The state awarded 13 level 1 licenses (up to 25,000 square feet) and 13 level 2 licenses (up to 3,000 square feet), but just 10 of the licensees received the green light to start growing. The state’s first level 1 grower was Buckeye Relief, near Cleveland, which hopes to harvest its first plants in December.

A few small growers plan to have initial harvests next month, according to Mark Hamlin, a senior policy adviser for Ohio’s Department of Commerce.

“It is important to manage expectations,” Hamlin said during a Thursday hearing of the Ohio Medical Marijuana Advisory Committee. “You’ll see a handful of batches by the end of the year, very small amounts of product that will serve patients numbering in the hundreds, not the thousands.”

Cannabis plants require four to five months to mature, so Grow Ohio foresees its first products reaching dispensaries sometime early next year.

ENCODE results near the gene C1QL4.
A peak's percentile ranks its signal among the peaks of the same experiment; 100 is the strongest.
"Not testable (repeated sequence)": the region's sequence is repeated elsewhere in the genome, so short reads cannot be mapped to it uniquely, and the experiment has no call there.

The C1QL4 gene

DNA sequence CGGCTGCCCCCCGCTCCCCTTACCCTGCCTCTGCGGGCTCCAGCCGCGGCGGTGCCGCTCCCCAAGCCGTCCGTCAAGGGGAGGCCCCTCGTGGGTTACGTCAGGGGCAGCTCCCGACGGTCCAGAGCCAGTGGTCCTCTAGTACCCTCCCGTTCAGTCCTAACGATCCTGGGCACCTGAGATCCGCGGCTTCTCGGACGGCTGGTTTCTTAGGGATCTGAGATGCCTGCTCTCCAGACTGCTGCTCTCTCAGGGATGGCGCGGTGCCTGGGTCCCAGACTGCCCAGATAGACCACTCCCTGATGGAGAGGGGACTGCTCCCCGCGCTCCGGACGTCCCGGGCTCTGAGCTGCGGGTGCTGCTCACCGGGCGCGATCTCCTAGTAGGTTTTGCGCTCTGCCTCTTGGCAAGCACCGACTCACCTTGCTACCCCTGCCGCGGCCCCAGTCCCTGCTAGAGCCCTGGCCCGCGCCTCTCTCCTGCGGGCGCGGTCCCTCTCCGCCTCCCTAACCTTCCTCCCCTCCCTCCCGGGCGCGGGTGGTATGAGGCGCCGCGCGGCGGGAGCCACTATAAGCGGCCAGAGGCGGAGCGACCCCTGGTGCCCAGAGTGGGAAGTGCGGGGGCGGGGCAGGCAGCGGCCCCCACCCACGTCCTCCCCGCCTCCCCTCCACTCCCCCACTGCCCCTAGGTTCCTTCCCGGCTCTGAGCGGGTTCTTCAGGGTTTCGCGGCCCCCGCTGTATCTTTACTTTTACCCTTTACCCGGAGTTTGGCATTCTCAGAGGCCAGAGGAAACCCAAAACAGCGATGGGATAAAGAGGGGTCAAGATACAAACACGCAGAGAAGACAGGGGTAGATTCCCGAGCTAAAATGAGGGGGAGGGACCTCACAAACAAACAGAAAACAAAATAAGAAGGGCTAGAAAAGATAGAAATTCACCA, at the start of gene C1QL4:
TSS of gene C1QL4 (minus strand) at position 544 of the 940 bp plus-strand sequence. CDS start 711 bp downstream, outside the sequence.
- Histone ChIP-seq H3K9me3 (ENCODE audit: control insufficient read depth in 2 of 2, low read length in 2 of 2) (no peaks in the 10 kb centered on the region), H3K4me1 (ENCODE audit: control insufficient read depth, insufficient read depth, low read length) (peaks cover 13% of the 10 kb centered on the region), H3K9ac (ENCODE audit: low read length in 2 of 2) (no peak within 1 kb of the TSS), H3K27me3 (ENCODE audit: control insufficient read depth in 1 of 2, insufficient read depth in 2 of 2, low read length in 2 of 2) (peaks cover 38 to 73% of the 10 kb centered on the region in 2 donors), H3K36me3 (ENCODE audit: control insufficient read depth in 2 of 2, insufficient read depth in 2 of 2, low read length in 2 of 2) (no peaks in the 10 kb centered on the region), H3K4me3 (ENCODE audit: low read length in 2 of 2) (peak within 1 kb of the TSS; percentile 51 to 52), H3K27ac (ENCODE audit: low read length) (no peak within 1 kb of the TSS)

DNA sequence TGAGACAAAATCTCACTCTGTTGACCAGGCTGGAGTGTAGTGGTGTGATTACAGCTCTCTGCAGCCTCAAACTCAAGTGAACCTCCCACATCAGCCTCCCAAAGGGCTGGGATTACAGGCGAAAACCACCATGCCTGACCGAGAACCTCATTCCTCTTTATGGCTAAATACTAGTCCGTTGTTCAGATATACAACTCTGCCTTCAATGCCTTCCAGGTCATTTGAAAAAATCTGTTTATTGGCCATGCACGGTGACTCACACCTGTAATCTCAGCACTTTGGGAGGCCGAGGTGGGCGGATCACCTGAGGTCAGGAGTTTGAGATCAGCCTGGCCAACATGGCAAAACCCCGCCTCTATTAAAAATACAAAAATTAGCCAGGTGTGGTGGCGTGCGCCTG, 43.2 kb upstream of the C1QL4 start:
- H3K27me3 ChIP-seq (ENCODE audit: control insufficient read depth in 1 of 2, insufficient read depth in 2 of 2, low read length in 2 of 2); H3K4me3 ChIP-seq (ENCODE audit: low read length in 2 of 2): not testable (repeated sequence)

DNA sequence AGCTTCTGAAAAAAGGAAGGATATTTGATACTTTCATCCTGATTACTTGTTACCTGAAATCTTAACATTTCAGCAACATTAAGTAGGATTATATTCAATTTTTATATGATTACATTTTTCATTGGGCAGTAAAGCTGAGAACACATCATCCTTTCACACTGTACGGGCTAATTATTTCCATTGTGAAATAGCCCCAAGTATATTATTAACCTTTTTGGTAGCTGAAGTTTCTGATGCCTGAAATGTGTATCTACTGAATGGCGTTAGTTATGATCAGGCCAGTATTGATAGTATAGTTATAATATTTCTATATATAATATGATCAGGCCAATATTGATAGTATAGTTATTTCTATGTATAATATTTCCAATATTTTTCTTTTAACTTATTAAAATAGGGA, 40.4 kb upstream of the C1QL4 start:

Growing cannabis isn’t all that Grow Ohio will do. The company also received a provisional processing license, which will allow it to turn its plants into tinctures, lotions, capsules, vape pen cartridges and more — products that patients with a doctor’s recommendation for medical marijuana can buy in a dispensary.

Sites delayed

While some of the 56 dispensaries are expected to be open when the first products arrive later this year, there havehas been trouble with locations.

“A number of them are having more zoning issues than anticipated,” said Steven Schierholt, the executive director of the Ohio Board of Pharmacy, which oversees the medical marijuana dispensaries.

The state is short on processors so far, with just 13 of the possible 40 processing licenses awarded. None will be up and running before December, Hamlin said.

While the target date for medical marijuana to be available in Ohio passed last month with none available, state officials and grow operations are not panicking.